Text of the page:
As Chas mentioned yesterday it was a busy weekend. Last if the lager was bottled. Then 5 litres of the Newcastle Brown Ale went into storage while the other 17 litres went into bottles.

There were tastings of a whole range of brews. Cider, dark ale, lager and porter. Reviews will be slowly going up over the next week out so. And then there was a brew.

I wanted to make something simple and easy. And I wanted another dark beer. When I picked up the kit for Newcastle Brown Ale I also grabbed a can of Black Rock Miners Stout. Picked up some “stout booster” as well. On some good advice I also grabbed a pack of Windsor Ale Yeast to replace the kit yeast.

Yep, some would say it’s a step backwards in home brew. But when you are running low on time, or just can’t be stuffed, a can kit does fine.

First there was the can as the base. The “stout booster” was a kilo mix of dry dark malt extract, light malt extract, and maybe dextrose. And lastly threw in the 900 grams of Dextrose, which was left over from the original Heritage Lager kit.

  • Black Rock Miners Stout – 1.7kg
  • Brew Blend Stout Booster #25 – 1kg
  • Dextrose – 900g
  • Danstar Windsor Ale Yeast – 11g

Had a lot of trouble with heat on this one. Didn’t really pay attention to how much boiling water went in at the start. As a result, even after for trays of ice, we had to leave the wort cool for half an hour before pitching the yeast. The lid, with airlock, was put on to prevent infection. Overall it was a real pain in the arse. There is a good lesson in there about temperature control.

Final gravity was 1.045. I was hoping for more. That’s three brews in a row where final gravity was less than what I wanted. If I had thought about it, I would of thrown in all the rest if the sugar in the house into the wort. Probably for the best I didn’t think of that at the time. Next brew will have a lot more dry and/or liquid malt extract. Or, maybe just a lot of grain. Hrmm, there’s a thought…

The wort was more bitter than expected. But I’m pretty sure this one will be a nice, somewhat basic and somewhat light, stout.

-Mikey

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Blondes and Browns, big brew day

Sunday was another brew day at my place and it was big, in many ways.

Newcastle Brown Ale

Newcastle Brown Ale ingredient list and instructions

First up was a trip for supplies from Australian Home Brewing, aka Liquorcraft, aka Brewcraft, aka something-something. We have done a fair few porters lately. They are pretty awesome and good over the colder months, but time for something else for the cold. An English brown ale was what I wanted. Ended up with a Newcastle Brown Ale kit, plus a basic stout kit for another day.

Then back in the Mikey mobile (aka ‘car’) and back to brew headquarters (aka ‘home’) for brew day.

First order of business. Bottle the lager. Final gravity was 1.012 which means the beer will only be 3.8% alcohol, after bottle conditioning. That’s a fair bit lower than what I was going for. Rather than just a cup of dextrose we should if put in half a kilo. That aside, the sample we took was quite promising. Should be a good session beer.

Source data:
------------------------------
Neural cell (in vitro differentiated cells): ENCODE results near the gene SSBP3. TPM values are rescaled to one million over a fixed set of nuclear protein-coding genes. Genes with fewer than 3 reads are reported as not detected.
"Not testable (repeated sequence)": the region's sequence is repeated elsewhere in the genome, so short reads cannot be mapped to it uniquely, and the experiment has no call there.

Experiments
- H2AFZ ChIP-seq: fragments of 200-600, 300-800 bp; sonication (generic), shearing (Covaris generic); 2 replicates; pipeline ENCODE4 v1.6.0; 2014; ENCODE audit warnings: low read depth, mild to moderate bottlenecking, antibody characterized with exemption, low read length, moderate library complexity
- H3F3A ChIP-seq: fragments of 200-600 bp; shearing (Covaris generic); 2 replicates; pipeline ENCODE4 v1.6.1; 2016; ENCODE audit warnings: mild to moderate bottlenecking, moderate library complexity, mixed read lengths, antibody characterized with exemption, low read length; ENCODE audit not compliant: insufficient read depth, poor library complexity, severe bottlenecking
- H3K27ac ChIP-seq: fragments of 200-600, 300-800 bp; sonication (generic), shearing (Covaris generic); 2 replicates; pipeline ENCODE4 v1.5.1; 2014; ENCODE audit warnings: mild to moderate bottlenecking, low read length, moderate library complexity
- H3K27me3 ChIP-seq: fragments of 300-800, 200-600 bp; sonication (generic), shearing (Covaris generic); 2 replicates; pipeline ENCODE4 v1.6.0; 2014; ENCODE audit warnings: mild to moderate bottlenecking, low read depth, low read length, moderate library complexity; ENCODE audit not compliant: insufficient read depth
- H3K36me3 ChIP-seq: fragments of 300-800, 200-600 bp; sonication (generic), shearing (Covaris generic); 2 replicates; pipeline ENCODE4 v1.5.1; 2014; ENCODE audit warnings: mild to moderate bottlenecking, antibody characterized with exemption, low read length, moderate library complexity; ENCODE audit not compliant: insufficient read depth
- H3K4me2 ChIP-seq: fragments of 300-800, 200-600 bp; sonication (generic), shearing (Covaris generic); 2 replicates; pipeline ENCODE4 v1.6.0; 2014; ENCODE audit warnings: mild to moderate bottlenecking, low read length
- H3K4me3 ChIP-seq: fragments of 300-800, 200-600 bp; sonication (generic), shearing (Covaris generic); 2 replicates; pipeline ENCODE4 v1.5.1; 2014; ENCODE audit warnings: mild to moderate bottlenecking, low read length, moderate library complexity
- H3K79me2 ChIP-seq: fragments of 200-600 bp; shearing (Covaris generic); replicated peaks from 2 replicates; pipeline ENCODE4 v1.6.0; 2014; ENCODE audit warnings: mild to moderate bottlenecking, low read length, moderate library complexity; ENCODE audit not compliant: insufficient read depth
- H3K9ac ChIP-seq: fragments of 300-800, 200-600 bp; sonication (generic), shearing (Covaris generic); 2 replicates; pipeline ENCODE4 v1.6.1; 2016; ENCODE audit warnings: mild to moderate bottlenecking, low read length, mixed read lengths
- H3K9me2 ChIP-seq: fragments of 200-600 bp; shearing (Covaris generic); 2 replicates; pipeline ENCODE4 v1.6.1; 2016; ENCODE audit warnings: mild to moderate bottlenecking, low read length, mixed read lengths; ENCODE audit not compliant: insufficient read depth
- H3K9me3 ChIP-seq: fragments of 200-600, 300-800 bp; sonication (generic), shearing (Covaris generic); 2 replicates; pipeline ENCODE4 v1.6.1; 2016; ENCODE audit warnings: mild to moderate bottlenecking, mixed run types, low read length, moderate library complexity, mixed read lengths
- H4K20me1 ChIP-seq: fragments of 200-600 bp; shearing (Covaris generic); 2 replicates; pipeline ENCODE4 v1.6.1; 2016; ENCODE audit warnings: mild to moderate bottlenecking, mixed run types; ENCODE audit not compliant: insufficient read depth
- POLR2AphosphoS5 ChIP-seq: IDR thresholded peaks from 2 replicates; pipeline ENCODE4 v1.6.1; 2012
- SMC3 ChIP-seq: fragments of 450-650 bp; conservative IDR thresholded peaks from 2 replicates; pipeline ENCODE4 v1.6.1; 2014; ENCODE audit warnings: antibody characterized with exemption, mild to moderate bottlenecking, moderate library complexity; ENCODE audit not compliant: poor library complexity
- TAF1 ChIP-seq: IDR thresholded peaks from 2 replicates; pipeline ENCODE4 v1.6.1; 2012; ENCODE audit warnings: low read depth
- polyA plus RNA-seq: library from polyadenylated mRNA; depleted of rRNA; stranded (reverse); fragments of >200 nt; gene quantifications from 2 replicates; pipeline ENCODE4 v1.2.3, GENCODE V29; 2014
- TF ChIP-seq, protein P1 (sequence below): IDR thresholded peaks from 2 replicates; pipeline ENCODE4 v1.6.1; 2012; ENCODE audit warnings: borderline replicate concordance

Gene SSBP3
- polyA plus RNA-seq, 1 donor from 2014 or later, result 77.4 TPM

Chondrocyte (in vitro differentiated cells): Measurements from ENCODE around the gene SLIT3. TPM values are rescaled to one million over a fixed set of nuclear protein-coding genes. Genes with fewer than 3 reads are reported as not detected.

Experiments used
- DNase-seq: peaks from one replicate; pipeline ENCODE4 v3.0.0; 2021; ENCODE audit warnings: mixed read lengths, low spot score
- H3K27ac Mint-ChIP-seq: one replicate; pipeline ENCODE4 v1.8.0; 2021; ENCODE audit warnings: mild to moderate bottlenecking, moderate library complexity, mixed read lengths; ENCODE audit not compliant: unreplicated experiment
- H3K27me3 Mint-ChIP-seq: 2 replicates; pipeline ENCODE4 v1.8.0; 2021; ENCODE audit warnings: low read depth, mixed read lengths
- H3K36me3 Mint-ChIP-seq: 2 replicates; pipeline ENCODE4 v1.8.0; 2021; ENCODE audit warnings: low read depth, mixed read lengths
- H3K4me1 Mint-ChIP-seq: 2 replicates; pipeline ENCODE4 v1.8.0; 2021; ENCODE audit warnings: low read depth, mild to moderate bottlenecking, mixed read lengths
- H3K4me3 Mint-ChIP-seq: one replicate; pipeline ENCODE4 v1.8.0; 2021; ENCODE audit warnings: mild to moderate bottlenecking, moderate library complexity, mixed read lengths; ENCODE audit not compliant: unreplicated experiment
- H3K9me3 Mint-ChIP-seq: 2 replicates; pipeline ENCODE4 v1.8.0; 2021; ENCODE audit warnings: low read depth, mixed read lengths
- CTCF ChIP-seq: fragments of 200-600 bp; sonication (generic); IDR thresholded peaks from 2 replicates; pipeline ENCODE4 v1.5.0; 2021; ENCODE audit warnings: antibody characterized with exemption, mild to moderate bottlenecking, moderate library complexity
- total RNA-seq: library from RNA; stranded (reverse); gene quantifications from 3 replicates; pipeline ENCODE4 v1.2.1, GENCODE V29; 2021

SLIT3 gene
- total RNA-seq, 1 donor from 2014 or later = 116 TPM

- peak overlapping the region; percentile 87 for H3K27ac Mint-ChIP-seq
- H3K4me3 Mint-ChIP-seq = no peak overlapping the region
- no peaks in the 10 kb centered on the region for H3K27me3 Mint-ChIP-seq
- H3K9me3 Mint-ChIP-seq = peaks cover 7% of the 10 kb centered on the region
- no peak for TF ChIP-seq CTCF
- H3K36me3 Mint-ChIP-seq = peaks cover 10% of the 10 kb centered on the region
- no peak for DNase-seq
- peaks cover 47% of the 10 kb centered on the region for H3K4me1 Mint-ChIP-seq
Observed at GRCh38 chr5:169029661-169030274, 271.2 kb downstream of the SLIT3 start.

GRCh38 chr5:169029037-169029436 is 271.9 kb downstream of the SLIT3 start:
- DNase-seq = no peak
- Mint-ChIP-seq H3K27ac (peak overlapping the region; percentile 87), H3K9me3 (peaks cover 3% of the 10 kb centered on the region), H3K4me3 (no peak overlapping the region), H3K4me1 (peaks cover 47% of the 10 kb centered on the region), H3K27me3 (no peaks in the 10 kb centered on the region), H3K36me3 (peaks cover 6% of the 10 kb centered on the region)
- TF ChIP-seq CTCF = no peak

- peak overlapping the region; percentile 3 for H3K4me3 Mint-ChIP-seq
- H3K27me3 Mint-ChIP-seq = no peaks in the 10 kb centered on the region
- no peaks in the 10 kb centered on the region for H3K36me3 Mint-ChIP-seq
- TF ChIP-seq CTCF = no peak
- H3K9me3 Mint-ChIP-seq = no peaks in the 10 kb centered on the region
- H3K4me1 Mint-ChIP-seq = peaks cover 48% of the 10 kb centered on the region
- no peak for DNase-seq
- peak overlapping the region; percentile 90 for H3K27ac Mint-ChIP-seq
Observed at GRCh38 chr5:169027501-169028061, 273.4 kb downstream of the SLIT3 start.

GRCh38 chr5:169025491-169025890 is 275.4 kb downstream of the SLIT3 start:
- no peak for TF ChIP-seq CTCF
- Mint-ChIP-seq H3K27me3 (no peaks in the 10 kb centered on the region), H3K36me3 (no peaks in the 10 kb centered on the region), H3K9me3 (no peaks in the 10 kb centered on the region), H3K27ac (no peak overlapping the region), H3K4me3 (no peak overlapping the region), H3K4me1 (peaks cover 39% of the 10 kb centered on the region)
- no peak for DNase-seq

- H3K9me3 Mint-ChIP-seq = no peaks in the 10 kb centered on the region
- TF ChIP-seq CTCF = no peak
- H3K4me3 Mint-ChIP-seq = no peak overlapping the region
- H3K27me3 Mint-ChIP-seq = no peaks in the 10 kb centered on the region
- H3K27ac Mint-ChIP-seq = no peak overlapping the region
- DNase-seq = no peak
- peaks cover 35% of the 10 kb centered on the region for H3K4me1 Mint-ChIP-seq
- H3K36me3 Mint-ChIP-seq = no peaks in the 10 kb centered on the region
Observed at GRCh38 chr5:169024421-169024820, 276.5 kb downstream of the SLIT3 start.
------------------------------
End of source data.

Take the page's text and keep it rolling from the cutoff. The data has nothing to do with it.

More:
We have been having some over carbonation in a couple of my beers. Nothing horrid, but the IPA and coffee porter (only a couple sample bottles) have overflowed when opened if shaken even slightly. I’ve been using caster sugar for priming and a few people have suggested this might be the reason. That said there’s not a lot of info on the internet about different types of cane sugar. To test this I primed some bottles of the lager with caster sugar and others with carbonation drops. Had a mix of different bottle sizes as well.

After bottling the lager it was time to start brewing. Cracked open one of the Summer Citrus Blonde Ales and got stuck into it. Chas is going to get a review up soon, so I’ll leave it to him.

The brown ale was a mixed kit. There was chocolate malt (200g), a can of light liquid malt, a can of Nut Brown Ale, some Fuggles Hops, and Safale S-04 yeast.
The malt was left to steep for about 45 mins rather than the 20-30 recommended. Mainly because we were trying to do to much at once.

Chas got the liquid light malt in a pot and brought it to the hot break. And I cleaned the fermenter. Hops were added with the steeped grains. The recipe said an optional 400 grams of brown sugar could be added. Only had 300, but it went in. I finally finished cleaning the fermenter just in time for the fresh wort to go in. Last was the can of Nut Brown Ale. Like the lager, we found the liquid a bit to hot. Was a lot more manageable this time round. Finally, yeast went on and airlock.

  • Black Rock Nut Brown Ale – 1.7kg
  • Black Rock Light Liquid Malt – 1.5kg
  • Crushed Chocolate Malt – 200g
  • Soft Brown Sugar – 300g
  • Fuggles Hops pellets – 15g
  • Safale S-04 yest – 11.5g

Have to say that this was a bit of a hectic brew day. Started late and had a huge amount to do. Tried to do too many things at once. Even spilt some of the strained hops back into the fermenter. Luckily it wasn’t much.